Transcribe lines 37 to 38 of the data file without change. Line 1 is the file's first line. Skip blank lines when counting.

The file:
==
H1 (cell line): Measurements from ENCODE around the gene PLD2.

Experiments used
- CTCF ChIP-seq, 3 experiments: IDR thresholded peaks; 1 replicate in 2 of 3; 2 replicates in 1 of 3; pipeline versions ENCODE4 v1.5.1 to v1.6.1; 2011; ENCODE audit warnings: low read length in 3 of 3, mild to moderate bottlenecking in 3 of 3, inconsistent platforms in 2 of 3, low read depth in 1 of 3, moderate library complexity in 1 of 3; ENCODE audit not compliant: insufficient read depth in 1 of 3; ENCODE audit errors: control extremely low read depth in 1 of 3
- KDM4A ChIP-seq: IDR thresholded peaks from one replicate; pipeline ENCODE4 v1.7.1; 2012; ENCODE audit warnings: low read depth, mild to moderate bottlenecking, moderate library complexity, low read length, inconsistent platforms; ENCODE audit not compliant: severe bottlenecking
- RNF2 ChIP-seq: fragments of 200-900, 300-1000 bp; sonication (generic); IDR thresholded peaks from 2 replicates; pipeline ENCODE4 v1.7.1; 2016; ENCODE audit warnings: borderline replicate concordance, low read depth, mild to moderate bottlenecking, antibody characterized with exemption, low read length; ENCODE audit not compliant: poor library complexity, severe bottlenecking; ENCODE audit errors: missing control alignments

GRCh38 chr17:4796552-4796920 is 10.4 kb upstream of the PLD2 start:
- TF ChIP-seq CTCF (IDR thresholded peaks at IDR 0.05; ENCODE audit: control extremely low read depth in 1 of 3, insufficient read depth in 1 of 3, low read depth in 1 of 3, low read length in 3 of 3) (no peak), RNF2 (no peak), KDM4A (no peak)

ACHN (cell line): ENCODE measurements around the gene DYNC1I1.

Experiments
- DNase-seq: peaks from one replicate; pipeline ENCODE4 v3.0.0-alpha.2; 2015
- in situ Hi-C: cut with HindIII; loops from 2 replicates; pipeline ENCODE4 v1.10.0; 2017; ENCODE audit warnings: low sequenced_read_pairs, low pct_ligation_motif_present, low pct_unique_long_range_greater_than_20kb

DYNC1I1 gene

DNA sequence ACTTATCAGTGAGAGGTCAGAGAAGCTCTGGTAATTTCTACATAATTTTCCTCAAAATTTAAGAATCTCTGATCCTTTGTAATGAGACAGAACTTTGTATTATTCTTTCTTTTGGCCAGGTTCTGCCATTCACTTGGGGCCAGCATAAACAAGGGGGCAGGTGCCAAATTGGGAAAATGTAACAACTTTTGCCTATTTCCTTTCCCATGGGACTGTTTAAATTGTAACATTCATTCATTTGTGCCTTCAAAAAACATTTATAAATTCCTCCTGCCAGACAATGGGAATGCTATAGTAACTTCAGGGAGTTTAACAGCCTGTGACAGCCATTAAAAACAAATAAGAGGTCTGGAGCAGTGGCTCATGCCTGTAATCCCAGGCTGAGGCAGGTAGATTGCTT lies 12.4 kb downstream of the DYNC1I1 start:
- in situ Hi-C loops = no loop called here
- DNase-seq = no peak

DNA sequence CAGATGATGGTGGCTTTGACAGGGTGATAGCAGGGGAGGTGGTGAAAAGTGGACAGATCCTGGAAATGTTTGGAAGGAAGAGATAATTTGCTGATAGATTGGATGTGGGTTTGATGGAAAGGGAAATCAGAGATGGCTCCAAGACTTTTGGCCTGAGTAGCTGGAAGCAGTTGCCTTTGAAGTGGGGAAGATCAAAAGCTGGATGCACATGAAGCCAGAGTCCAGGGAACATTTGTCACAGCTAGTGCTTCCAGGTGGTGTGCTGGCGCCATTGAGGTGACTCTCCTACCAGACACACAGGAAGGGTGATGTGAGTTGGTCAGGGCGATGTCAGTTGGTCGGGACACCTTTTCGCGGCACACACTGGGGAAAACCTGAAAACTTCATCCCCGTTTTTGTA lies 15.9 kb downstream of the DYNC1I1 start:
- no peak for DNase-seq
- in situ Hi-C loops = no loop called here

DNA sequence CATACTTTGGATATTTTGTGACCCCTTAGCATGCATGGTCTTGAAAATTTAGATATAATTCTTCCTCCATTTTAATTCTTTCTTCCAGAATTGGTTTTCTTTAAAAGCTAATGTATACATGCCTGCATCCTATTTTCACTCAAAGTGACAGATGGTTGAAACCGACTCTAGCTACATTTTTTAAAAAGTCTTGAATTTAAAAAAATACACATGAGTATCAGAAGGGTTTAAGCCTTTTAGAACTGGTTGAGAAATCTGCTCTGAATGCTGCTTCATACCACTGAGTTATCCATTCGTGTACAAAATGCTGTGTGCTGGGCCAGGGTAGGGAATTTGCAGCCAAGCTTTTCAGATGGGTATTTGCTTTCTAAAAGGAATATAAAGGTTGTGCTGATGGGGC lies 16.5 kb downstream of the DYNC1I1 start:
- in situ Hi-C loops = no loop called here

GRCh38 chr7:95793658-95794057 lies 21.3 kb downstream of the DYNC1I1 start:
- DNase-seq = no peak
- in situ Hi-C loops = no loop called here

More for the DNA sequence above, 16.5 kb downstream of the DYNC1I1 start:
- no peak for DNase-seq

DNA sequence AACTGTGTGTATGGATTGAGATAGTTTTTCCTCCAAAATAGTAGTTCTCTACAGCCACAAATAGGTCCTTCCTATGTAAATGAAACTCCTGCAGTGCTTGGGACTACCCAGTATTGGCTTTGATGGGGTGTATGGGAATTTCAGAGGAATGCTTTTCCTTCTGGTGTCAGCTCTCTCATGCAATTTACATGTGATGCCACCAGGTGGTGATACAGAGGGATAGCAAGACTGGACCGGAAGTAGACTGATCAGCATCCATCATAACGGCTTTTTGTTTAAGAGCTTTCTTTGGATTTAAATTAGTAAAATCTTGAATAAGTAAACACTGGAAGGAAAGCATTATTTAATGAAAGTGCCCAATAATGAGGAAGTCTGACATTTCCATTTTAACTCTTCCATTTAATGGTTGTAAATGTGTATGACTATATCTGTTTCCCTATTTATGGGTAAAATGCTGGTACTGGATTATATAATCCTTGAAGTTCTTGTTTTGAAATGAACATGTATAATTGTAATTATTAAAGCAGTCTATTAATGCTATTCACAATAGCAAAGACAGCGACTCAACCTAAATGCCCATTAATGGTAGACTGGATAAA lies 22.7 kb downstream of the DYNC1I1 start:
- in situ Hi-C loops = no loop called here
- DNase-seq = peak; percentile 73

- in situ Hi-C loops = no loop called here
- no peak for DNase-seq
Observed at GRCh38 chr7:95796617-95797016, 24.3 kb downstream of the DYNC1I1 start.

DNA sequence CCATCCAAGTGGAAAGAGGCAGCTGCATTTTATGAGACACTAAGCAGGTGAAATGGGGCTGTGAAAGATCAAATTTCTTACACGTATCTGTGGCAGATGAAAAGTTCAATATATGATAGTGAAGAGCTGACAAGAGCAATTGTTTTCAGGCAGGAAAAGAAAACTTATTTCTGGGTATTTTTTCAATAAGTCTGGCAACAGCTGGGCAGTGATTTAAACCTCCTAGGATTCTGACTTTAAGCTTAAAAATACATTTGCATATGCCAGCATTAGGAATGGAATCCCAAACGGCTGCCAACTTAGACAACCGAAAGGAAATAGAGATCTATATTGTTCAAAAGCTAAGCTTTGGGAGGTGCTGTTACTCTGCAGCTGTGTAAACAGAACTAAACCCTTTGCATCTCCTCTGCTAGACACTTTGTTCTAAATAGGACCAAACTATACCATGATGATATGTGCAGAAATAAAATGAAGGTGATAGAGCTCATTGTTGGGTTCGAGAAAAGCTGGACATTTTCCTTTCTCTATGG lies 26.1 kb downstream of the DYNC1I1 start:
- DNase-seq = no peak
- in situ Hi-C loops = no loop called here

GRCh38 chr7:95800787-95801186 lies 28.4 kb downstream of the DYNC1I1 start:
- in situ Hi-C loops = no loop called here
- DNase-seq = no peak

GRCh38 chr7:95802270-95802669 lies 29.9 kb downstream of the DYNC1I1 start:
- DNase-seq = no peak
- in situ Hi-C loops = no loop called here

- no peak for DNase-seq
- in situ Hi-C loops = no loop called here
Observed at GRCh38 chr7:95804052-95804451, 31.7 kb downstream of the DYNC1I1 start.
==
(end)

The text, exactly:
- DNase-seq = no peak

GRCh38 chr7:95802270-95802669 lies 29.9 kb downstream of the DYNC1I1 start: